West central Michigan field crop regional report – May 21, 2015
Planting and field work progressed through much of west central Michigan this week.
Air temperatures were highly variable this week with highs in the lower 60s to low 80s. Low temperatures ranged from the low 60s to the low 30s with patchy frost observed in the northern portions of the region Wednesday morning, May 20. Low soil temperatures are in the mid- to upper 50s.
Rainfall totals for the week were generally light with most areas receiving between 0.2-0.5 inches Friday morning, May 15. Soil conditions remain variable with some soils too wet to work, however most are dry and field work is progressing.
Corn planting continues with more than 90 percent planted. Many livestock producers still have a significant amount of corn to plant as the late spring did not allow for early manure applications. Emergence has been somewhat slow due to relatively cool soil temperatures. Early planted corn is at V1 to V2. Some yellowness and even reddish leaves have been observed in the early plantings, much of this is due to cool weather and slow growth and is not attributed to nutrient deficiency or pest issues.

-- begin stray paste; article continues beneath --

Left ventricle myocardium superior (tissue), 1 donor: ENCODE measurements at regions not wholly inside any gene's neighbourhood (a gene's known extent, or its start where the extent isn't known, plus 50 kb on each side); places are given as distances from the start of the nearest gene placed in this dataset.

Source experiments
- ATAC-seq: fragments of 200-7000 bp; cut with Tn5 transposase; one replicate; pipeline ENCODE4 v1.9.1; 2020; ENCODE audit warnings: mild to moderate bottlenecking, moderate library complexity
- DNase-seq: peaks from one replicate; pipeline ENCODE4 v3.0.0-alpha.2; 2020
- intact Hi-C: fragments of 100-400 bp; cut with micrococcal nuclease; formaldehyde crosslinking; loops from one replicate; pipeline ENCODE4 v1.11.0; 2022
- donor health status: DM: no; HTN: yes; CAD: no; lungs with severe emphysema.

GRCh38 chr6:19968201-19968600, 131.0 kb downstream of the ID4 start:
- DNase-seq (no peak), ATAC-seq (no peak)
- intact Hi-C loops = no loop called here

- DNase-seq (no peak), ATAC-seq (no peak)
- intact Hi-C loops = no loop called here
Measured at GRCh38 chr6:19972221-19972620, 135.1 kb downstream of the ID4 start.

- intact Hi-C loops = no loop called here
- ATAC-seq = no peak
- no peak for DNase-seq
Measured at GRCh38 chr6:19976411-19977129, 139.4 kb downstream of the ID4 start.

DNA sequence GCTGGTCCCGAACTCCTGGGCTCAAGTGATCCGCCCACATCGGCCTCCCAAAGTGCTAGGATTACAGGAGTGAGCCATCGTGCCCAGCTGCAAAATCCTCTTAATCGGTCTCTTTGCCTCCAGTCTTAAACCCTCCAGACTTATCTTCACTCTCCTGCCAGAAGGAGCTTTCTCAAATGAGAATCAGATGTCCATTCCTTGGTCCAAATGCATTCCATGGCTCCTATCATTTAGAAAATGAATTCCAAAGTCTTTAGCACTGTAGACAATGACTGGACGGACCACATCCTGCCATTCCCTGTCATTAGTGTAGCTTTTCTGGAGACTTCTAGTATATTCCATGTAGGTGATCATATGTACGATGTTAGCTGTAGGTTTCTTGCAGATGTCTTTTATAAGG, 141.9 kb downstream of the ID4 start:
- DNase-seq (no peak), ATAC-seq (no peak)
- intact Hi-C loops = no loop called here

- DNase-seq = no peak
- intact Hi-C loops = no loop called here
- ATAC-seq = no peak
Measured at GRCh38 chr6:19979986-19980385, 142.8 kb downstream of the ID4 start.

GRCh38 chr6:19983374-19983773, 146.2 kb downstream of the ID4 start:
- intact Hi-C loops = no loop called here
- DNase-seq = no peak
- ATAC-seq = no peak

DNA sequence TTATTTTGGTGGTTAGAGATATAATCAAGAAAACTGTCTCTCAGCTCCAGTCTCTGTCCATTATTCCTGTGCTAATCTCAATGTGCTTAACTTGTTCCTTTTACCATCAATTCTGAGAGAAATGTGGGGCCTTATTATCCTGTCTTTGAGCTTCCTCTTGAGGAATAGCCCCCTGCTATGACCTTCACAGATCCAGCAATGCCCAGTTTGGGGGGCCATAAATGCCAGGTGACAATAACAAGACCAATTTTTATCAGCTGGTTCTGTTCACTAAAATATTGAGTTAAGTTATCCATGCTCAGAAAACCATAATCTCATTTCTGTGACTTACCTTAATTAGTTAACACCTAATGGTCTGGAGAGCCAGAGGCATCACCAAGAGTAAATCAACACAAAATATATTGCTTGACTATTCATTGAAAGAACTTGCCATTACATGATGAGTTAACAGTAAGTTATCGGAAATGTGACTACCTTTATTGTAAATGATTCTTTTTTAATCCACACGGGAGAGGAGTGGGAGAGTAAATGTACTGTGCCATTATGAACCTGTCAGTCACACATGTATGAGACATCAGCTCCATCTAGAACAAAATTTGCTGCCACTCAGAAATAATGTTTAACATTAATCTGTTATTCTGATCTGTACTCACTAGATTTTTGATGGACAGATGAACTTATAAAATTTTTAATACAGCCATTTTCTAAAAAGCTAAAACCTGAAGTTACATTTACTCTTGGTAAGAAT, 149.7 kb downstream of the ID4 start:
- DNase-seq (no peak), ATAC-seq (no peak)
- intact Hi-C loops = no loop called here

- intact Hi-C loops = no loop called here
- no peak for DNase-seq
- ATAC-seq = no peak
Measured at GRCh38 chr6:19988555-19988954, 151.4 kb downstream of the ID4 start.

Wheat is at Feekes 7 to 8. Few significant disease issues are present. There are nitrogen (N) deficiency symptoms in a few fields and injury from late N applications can also be observed.
Cereal rye is heading
Alfalfa is 18 to 24 inches. Alfalfa weevils are present in many fields and will deserve monitoring if cutting will be delayed into June. No potato leafhoppers have been observed.
Soybean planting continues with more than 60 percent planted. Several fields have begun emerging.
Dry bean planting has not yet begun as soil temperatures remain cool. Rapid germination and emergence is important to avoid root rot infection. Michigan State University Extension recommends waiting until soil temperatures reach a consistent 60 degrees Fahrenheit or above and moisture conditions are suitable before planting dry beans.
We continue to catch only low numbers of true armyworm and black cutworm moths this week. Low catch numbers do not mean there is zero threat, however. MSU Extension still recommends scouting for these pests as decisions on pesticide applications should be based on scouting reports and observations of larvae activity.
Remember that proper pest identification is an important part of pest scouting.
Other Michigan State University Extension field crop regional reports from this week:
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